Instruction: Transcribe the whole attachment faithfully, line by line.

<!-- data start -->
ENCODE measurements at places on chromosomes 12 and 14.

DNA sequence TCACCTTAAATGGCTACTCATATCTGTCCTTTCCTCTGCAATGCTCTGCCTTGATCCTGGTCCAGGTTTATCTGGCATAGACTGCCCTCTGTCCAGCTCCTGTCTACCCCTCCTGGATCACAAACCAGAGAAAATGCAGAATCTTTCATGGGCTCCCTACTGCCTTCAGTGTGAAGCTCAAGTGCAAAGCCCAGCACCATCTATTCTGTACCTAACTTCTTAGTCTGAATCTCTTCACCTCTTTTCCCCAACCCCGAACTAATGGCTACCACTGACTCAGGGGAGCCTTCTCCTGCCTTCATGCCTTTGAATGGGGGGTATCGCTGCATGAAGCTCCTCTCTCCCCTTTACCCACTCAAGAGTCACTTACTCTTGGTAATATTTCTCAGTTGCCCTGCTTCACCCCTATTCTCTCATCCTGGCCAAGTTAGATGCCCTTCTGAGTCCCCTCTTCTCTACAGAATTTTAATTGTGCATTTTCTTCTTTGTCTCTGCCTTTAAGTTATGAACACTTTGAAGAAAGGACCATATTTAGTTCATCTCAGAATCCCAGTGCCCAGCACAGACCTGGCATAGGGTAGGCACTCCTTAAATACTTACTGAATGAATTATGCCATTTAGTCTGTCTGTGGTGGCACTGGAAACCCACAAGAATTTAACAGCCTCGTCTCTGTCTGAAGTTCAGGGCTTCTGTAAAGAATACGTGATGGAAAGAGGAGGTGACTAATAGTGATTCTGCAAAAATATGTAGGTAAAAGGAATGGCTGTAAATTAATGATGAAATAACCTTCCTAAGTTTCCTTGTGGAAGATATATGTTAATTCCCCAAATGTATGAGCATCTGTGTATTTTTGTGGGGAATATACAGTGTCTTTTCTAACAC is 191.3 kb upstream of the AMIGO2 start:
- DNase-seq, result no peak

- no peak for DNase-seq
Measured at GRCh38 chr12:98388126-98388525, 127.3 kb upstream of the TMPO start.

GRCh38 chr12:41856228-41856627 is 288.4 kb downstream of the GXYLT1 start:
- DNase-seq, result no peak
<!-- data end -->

ENCODE measurements at places on chromosomes 12 and 14.

DNA sequence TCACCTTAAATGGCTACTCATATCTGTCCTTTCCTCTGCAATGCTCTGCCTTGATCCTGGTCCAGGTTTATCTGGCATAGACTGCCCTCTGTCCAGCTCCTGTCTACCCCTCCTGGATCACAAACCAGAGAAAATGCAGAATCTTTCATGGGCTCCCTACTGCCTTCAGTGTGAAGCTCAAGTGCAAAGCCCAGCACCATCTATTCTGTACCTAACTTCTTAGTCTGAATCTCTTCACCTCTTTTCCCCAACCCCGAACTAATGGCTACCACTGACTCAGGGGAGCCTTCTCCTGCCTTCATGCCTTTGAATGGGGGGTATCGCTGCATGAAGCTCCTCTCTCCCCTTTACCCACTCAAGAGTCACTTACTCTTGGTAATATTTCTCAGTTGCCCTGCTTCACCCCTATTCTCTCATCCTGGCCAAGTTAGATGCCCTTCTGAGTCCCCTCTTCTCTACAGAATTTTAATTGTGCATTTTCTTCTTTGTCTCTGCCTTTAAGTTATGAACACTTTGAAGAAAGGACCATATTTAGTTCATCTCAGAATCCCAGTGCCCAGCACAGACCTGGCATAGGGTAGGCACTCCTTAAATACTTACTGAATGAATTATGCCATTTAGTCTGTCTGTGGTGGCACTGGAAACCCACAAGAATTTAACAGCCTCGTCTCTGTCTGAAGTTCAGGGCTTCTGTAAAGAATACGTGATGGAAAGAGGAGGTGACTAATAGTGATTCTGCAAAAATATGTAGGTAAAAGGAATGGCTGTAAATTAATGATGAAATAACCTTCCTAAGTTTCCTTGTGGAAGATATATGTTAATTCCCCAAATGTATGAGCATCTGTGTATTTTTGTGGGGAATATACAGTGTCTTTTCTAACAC is 191.3 kb upstream of the AMIGO2 start:
- DNase-seq, result no peak

- no peak for DNase-seq
Measured at GRCh38 chr12:98388126-98388525, 127.3 kb upstream of the TMPO start.

GRCh38 chr12:41856228-41856627 is 288.4 kb downstream of the GXYLT1 start:
- DNase-seq, result no peak